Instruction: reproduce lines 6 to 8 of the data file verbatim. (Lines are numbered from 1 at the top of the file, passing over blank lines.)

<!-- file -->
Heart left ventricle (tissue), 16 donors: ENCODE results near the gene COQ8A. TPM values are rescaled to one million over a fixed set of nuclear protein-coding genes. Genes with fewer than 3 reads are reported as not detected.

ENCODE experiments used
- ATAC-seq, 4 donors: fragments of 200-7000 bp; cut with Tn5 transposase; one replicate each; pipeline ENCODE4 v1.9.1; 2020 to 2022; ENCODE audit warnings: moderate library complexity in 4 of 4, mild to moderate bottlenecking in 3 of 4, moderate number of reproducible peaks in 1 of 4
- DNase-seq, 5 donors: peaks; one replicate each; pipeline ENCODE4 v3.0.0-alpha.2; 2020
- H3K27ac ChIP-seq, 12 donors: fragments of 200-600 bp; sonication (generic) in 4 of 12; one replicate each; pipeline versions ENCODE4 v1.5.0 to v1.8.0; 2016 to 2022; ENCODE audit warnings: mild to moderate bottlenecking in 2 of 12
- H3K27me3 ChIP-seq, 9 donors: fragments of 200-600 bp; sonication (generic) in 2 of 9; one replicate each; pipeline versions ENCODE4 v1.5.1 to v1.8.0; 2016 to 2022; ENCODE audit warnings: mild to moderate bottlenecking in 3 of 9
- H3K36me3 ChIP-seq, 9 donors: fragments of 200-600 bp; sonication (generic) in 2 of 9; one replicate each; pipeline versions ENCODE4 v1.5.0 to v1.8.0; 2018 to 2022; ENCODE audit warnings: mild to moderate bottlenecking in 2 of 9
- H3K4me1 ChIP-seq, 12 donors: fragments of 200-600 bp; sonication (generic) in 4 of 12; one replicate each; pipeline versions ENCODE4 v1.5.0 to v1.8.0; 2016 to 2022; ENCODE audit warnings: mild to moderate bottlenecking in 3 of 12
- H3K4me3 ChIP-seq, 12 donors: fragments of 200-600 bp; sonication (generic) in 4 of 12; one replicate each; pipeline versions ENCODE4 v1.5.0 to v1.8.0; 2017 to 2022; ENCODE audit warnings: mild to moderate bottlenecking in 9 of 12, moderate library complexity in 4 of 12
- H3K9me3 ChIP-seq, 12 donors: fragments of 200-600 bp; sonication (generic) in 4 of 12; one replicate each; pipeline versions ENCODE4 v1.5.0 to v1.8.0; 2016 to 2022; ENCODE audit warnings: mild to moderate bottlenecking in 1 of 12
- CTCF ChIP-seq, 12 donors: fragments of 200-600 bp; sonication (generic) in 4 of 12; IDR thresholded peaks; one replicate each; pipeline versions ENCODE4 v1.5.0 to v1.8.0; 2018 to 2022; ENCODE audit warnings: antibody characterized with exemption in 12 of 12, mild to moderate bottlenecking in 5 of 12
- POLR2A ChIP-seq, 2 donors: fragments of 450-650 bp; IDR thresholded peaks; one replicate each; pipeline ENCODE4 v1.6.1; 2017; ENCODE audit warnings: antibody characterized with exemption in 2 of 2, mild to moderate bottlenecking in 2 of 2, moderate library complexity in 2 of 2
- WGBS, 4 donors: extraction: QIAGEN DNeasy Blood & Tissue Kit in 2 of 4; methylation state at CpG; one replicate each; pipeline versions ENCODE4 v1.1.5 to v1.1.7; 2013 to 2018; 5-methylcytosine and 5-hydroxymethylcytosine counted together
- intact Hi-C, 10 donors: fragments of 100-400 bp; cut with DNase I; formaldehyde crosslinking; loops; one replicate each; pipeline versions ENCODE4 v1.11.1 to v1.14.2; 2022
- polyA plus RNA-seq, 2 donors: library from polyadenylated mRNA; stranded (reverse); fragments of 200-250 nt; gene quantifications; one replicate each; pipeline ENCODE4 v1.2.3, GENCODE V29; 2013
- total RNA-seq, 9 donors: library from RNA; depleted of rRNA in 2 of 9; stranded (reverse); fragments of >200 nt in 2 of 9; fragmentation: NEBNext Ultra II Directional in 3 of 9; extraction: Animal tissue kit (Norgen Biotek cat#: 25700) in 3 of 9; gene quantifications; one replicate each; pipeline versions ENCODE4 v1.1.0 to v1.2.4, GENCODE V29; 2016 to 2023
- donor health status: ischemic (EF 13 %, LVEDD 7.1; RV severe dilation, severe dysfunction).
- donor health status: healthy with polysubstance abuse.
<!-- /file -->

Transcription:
- H3K27me3 ChIP-seq, 9 donors: fragments of 200-600 bp; sonication (generic) in 2 of 9; one replicate each; pipeline versions ENCODE4 v1.5.1 to v1.8.0; 2016 to 2022; ENCODE audit warnings: mild to moderate bottlenecking in 3 of 9
- H3K36me3 ChIP-seq, 9 donors: fragments of 200-600 bp; sonication (generic) in 2 of 9; one replicate each; pipeline versions ENCODE4 v1.5.0 to v1.8.0; 2018 to 2022; ENCODE audit warnings: mild to moderate bottlenecking in 2 of 9
- H3K4me1 ChIP-seq, 12 donors: fragments of 200-600 bp; sonication (generic) in 4 of 12; one replicate each; pipeline versions ENCODE4 v1.5.0 to v1.8.0; 2016 to 2022; ENCODE audit warnings: mild to moderate bottlenecking in 3 of 12